Disruption of Ca2+i Homeostasis and Connexin 43 Hemichannel Function in the Right Ventricle Precedes Overt Arrhythmogenic Cardiomyopathy in Plakophilin-2-Deficient Mice

Research output: Contribution to journalJournal articleResearchpeer-review

  • Joon-Chul Kim
  • Marta Perez-Hernandez
  • Francisco J. Alvarado
  • Svetlana R. Maurya
  • Jerome Montnach
  • Yandong Yin
  • Mingliang Zhang
  • Xianming Lin
  • Carolina Vasquez
  • Adriana Heguy
  • Feng-Xia Liang
  • Sun-Hee Woo
  • Gregory E. Morley
  • Eli Rothenberg
  • Lundby, Alicia
  • Hector H. Valdivia
  • Marina Cerrone
  • Mario Delmar
Background: Plakophilin-2 (PKP2) is classically defined as a desmosomal protein. Mutations in PKP2 associate with most cases of gene-positive arrhythmogenic right ventricular cardiomyopathy. A better understanding of PKP2 cardiac biology can help elucidate the mechanisms underlying arrhythmic and cardiomyopathic events consequent to PKP2 deficiency. Here, we sought to capture early molecular/cellular events that can act as nascent arrhythmic/cardiomyopathic substrates. Methods: We used multiple imaging, biochemical and high-resolution mass spectrometry methods to study functional/structural properties of cells/tissues derived from cardiomyocyte-specific, tamoxifen-activated, PKP2 knockout mice (PKP2cKO) 14 days post-tamoxifen injection, a time point preceding overt electrical or structural phenotypes. Myocytes from right or left ventricular free wall were studied separately. Results: Most properties of PKP2cKO left ventricular myocytes were not different from control; in contrast, PKP2cKO right ventricular (RV) myocytes showed increased amplitude and duration of Ca2+ transients, increased Ca2+ in the cytoplasm and sarcoplasmic reticulum, increased frequency of spontaneous Ca2+ release events (sparks) even at comparable sarcoplasmic reticulum load, and dynamic Ca2+ accumulation in mitochondria. We also observed early- and delayed-after transients in RV myocytes and heightened susceptibility to arrhythmias in Langendorff-perfused hearts. In addition, ryanodine receptor 2 in PKP2cKO-RV cells presented enhanced Ca2+ sensitivity and preferential phosphorylation in a domain known to modulate Ca2+ gating. RNAseq at 14 days post-tamoxifen showed no relevant difference in transcript abundance between RV and left ventricle, neither in control nor in PKP2cKO cells. Instead, we found an RV-predominant increase in membrane permeability that can permit Ca2+ entry into the cell. Connexin 43 ablation mitigated the membrane permeability increase, accumulation of cytoplasmic Ca2+, increased frequency of sparks and early stages of RV dysfunction. Connexin 43 hemichannel block with GAP19 normalized [Ca2+](i) homeostasis. Similarly, protein kinase C inhibition normalized spark frequency at comparable sarcoplasmic reticulum load levels. Conclusions: Loss of PKP2 creates an RV-predominant arrhythmogenic substrate (Ca2+ dysregulation) that precedes the cardiomyopathy; this is, at least in part, mediated by a Connexin 43-dependent membrane conduit and repressed by protein kinase C inhibitors. Given that asymmetric Ca2+ dysregulation precedes the cardiomyopathic stage, we speculate that abnormal Ca2+ handling in RV myocytes can be a trigger for gross structural changes observed at a later stage.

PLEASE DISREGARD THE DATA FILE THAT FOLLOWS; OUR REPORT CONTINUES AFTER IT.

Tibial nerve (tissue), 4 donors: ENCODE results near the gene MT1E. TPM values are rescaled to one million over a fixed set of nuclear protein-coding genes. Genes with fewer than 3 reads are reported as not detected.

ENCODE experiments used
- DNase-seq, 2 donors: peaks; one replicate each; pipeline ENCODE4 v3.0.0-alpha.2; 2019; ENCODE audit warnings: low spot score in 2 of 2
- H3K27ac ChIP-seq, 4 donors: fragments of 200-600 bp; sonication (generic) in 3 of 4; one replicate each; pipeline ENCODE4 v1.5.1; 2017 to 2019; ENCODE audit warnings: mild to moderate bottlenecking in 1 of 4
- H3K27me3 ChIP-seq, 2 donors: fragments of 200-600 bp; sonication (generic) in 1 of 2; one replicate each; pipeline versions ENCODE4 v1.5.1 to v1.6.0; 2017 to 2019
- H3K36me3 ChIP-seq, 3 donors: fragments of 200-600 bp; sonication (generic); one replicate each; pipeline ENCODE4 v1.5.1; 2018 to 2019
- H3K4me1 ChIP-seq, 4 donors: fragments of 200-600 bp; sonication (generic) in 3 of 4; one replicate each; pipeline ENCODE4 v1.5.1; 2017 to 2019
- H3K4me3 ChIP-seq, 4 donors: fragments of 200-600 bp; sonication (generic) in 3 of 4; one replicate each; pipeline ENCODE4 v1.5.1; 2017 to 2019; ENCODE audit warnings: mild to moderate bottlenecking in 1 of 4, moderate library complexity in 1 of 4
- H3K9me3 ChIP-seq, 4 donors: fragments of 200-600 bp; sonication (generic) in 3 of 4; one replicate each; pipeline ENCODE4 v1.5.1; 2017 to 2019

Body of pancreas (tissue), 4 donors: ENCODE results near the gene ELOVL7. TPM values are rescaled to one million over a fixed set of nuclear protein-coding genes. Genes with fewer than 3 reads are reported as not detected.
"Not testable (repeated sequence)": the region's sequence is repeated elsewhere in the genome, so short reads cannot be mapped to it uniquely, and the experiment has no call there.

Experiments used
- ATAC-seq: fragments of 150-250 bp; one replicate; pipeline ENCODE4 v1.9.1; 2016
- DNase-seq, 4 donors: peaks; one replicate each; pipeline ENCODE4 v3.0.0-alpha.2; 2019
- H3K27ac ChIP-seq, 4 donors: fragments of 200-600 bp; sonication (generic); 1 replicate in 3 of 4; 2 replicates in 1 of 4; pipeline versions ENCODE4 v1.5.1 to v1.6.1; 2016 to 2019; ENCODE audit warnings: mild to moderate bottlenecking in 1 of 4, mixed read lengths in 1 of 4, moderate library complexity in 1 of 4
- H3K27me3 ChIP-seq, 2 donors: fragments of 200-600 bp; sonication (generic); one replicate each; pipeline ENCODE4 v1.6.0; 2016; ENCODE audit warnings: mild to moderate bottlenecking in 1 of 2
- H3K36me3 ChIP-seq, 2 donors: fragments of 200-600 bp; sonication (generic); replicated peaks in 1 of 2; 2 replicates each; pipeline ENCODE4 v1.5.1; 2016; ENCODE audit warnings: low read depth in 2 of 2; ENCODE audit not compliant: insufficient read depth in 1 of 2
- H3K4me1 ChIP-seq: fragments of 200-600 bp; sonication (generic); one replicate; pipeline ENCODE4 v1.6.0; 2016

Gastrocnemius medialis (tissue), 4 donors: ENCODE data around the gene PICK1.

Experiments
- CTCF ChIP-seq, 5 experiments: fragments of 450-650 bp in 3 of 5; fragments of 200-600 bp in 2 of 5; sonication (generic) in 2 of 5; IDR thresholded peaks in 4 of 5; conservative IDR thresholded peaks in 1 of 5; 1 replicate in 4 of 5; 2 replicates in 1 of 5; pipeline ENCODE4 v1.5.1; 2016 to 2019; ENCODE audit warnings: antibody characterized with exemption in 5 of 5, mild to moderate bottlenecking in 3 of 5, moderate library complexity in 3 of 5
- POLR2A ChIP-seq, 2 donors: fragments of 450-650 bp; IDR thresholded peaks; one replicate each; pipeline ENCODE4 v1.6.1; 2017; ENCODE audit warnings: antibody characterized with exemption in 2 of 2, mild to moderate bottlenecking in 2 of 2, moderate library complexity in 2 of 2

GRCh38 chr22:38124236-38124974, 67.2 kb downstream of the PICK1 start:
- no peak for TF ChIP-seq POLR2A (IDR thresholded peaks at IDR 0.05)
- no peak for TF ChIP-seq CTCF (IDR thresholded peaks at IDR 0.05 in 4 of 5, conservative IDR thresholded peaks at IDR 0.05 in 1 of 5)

Original languageEnglish
Book seriesCirculation
Volume140
Issue number12
Pages (from-to)1015-1030
ISSN0009-7322
DOIs
Publication statusPublished - 2019

    Research areas

  • arrhythmogenic right ventricular cardiomyopathy, connexin43, plakophilin 2, right ventricle, sudden death

ID: 228368319